Dateline: May, 2008, Issue 3
While negligence is at the heart of personal injury claims at trial, negligence is not always at the heart of decisions to settle.
Harris and colleagues (2006) examined settlement decisions in medical malpractice litigation, and studied the importance of the witness potential of the defendant physician, the witness potential of the plaintiff, and the reputation of the plaintiff's attorney. Data were collected from insurance company files on cases filed in the North Carolina state courts between 1991 and 1995.
When the insurers' outside physician reviewers rated liability as probable based on the standard of care, settlement occurred in most of the cases.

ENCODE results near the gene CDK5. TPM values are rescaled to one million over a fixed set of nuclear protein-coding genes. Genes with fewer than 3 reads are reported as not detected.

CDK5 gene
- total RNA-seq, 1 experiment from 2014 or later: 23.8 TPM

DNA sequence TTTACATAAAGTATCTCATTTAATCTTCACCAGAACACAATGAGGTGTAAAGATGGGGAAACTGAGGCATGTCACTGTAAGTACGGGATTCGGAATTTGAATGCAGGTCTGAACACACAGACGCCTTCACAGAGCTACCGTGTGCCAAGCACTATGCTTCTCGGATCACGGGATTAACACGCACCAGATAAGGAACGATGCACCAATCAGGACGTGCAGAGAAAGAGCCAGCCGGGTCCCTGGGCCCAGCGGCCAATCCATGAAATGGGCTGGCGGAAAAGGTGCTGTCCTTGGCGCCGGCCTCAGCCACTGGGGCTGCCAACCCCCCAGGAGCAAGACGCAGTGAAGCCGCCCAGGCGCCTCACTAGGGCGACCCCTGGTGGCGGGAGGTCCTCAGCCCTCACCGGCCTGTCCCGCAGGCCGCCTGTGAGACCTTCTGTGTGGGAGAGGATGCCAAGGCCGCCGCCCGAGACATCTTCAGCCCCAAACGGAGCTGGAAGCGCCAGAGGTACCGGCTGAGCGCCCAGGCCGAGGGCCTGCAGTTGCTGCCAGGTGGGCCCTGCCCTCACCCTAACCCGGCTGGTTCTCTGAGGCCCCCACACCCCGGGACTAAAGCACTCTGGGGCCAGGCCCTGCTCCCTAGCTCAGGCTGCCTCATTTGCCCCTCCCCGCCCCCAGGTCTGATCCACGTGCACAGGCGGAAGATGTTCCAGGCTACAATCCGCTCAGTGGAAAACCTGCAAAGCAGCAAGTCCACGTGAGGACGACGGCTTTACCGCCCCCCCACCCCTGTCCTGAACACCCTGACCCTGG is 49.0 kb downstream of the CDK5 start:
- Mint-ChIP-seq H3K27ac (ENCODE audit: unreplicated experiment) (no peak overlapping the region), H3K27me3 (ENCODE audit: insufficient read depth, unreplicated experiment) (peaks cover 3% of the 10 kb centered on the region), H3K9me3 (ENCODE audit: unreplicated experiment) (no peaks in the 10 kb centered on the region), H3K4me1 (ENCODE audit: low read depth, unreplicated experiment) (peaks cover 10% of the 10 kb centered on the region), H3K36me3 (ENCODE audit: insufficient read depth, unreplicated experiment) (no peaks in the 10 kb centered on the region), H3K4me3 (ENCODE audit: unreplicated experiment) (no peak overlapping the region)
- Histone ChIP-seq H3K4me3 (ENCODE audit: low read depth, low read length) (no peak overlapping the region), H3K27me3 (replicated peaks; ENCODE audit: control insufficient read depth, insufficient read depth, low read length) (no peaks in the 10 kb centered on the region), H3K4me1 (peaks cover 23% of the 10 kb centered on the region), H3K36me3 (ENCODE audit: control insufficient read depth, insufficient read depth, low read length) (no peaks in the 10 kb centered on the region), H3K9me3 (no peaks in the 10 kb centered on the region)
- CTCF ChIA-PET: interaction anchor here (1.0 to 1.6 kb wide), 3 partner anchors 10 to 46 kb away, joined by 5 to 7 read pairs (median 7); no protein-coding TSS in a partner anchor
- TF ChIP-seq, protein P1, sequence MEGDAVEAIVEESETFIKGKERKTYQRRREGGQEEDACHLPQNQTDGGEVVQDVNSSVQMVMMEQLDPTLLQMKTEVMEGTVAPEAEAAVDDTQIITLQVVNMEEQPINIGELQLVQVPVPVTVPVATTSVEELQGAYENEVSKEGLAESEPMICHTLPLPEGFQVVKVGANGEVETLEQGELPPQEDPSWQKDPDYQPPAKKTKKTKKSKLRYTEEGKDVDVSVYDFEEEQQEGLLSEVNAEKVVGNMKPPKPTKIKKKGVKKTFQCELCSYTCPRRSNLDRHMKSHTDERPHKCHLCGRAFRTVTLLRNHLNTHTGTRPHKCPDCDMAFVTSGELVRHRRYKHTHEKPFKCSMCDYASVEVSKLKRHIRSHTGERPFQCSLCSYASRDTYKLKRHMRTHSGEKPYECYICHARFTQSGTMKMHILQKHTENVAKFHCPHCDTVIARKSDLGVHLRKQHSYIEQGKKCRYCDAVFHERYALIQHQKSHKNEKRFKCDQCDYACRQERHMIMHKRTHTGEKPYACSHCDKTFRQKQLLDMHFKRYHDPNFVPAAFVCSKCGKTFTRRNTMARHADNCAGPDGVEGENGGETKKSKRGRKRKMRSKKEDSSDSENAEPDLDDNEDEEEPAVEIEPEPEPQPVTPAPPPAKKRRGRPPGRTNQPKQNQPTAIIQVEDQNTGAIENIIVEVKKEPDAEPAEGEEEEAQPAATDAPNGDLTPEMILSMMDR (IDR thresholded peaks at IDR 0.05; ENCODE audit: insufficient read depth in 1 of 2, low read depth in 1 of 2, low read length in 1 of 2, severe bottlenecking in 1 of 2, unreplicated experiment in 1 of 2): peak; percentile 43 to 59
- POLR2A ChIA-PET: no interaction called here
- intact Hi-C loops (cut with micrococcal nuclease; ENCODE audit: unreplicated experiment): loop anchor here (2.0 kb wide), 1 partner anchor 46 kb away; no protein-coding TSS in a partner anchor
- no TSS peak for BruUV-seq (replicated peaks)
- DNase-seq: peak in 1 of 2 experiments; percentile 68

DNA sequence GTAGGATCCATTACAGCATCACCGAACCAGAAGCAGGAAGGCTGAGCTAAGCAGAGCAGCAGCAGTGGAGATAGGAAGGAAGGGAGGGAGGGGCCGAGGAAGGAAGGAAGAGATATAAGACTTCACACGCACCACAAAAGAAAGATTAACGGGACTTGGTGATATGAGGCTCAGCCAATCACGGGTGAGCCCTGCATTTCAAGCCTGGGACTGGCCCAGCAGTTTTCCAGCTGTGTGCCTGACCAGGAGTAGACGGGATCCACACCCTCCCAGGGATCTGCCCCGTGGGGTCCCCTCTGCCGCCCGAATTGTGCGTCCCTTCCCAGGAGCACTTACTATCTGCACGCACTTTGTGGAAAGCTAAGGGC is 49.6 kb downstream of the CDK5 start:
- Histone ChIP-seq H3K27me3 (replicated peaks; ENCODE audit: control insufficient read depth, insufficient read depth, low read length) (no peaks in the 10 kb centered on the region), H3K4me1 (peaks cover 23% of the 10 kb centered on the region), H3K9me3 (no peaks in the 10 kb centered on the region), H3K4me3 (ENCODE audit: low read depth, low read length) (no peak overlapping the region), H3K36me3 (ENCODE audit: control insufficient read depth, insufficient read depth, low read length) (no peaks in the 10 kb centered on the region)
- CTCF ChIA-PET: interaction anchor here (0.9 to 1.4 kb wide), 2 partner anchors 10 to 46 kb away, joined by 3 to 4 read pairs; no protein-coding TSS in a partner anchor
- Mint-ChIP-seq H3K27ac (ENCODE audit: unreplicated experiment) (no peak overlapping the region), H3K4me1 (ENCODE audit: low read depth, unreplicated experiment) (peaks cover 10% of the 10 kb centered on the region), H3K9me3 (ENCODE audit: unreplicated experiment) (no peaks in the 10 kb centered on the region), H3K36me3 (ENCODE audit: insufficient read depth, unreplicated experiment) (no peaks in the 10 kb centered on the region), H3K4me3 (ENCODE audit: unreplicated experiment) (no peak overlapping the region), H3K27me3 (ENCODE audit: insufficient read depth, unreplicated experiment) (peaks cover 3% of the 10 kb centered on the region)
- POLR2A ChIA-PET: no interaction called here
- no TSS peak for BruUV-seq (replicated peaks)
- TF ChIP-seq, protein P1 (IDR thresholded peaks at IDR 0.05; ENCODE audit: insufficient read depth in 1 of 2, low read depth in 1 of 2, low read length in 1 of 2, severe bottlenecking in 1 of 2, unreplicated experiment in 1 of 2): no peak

When liability was rated as uncertain or unlikely, the witness potential of the defendant physician, the witness potential of the plaintiff, and the reputation of the plaintiff's attorney made a difference in the resolution of the case. Cases in which the defendant physician had a strategic advantage were much less likely to settle, while cases in which the plaintiff had a strategic advantage were much more likely to settle.
The reputation of a plaintiff's attorney, in combination with the witness potentials of the plaintiff and defendant, affect settlement decisions when defendant liability is uncertain or unlikely.
Source Harris, C. T., Peeples, R., & Metzloff, T. B. (2006). Placing 'standard of care' in context: The impact of witness potential and attorney reputation in medical malpractice litigation. Journal of Empirical Legal Studies, 3, pp. 467-496.